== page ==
Take into consideration, Petriello said, two more players with plus-nine in defensive runs saved: Jackie Bradley Jr., of the Red Sox, and speedster Billy Hamilton of the Reds. Bradley hit well enough to have a 2.8 WAR (2.0 is considered average), while Hamilton, despite 59 stolen bases, had a puny 1.0 WAR.
This is what Jones is up against, even with his terrific range, in becoming any kind of Tigers lineup asset.
Petriello estimates Jones would need an on-base percentage of at least .310, “which is a tall order, given his .236 career on-base percentage.”
In rough agreement is Dan Szymborski, an ESPN baseball analyst and inventor of the ZiPS system for projecting big-league player performance.
“If he truly is a plus-15 defensive player in center,” Syzmborski said, extending Jones’ numbers to a full season, “he can be a big-league-average center fielder overall.
“So, I think a .650 OPS, or somewhere thereabouts, works given the league level of offense.”
But, again, how realistic when an outfielder is striking out nearly half of his plate appearances?
“Jones must make more contact or none of the rest of it will matter,” Petriello said. “Even in today’s strikeout-heavy game, his 42-percent strikeout rate is beneath acceptable.
“Unless he’s going to start hitting like Joey Gallo (Rangers slugger), he’s got to cut that down to below 30 percent, at least.”
The Tigers, though, understood realities two years ago when Dave Dombrowski in his final days as general manager took a chance on Jones in a swap that sent Joakim Soria to the Pirates.
It was all about athleticism. About potential. About skills that, with time, might coalesce. Little has changed.
“One thing you could say is that Jones does have very good speed,” Petriello said, explaining that Statcast has introduced “sprint speed,” measured as feet-per-second in a player’s one-second window.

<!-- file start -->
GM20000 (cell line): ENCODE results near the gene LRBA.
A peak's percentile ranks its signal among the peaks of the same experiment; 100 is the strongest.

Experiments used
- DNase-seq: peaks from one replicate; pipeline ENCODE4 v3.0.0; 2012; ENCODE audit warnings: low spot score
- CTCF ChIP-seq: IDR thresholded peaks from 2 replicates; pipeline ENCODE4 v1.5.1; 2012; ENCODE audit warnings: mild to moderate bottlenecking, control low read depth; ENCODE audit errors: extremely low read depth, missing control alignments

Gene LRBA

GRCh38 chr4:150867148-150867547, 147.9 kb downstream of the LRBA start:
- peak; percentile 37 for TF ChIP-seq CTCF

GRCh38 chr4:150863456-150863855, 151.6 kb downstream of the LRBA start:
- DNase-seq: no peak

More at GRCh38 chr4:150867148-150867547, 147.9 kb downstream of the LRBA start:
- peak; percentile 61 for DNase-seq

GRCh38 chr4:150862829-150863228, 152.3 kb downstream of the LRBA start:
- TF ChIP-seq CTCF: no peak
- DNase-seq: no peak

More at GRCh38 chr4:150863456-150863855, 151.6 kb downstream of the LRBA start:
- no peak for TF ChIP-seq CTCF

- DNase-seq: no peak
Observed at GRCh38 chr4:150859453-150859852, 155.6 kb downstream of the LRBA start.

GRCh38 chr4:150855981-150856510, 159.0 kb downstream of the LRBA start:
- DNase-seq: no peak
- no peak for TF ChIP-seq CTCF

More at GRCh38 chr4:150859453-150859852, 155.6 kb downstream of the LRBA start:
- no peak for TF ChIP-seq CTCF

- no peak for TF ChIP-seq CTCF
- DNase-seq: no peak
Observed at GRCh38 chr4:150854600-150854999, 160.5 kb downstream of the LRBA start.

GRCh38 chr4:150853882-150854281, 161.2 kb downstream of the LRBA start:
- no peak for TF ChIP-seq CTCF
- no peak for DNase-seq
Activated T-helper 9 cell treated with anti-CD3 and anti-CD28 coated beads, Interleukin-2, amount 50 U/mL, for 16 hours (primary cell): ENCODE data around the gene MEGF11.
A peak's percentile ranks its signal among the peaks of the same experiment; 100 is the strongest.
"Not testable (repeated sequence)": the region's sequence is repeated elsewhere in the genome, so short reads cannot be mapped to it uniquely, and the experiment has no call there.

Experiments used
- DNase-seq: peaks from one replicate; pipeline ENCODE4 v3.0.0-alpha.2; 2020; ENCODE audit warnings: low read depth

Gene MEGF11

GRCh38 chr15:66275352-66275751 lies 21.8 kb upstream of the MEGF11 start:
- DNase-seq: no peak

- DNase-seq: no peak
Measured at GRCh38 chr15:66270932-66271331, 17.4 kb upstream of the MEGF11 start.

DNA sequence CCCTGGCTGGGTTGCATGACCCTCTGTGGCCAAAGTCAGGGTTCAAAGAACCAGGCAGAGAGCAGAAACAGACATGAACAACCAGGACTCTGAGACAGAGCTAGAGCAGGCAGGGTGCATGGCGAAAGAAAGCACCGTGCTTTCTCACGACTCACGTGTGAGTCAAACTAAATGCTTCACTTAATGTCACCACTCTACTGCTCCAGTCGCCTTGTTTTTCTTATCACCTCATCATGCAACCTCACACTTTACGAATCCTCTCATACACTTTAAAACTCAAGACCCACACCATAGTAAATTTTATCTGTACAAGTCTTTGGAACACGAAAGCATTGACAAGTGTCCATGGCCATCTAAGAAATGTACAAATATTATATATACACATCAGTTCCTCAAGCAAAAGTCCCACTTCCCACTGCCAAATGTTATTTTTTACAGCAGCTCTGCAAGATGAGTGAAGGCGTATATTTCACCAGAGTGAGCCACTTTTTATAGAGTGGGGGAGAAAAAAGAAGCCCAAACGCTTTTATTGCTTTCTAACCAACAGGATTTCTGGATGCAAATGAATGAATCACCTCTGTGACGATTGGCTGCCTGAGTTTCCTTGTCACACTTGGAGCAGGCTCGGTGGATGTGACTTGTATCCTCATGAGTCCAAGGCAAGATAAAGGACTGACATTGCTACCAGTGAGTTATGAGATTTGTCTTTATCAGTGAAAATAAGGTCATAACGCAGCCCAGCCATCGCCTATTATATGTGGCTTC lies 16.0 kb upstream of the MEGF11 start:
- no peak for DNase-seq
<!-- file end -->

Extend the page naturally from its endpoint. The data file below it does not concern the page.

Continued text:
The big-league average is 27 feet per second.
“The elite guys like Buxton/Hamilton get to 30 feet per second, and the slowest — catchers and designated hitters — are at 23 feet per second,” Petriello said. “Jones came in at 28.6 feet per second, which is very good.
“It’s better than the average center-fielder (28.2) and it makes him the second fastest Tiger.”
The first, perhaps surprisingly: outfielder Jim Adduci at 28.8. Jones was followed by Mahtook (28.4), Presley and Jose Iglesias (28.0), Andrew Romine (27.9), and Castellanos (27.8). At the bottom: Victor Martinez (24.3).
Speed could also make Jones, regardless of how his bat develops, a defensive replacement and appealing pinch-runner, especially if he develops some finesse for running and stealing bases.
They are part of an overall toolkit the Tigers had thought Jones would spend most of 2017 sprucing up at Triple A Toledo.
Then, in spring camp, J.D. Martinez hurt an ankle. In July, Martinez and Justin Upton were traded. Together with injuries to Presley and Adduci, the Tigers had little choice but to take a chance on Jones.
“We’re just keeping our fingers crossed,” Avila said. “We’re trying to help him make more contact. And if that happens, some of those balls hit will get through. Maybe he’ll do well enough to become a valuable player. He’s young. And if you want to take chances on talent, now’s the time.”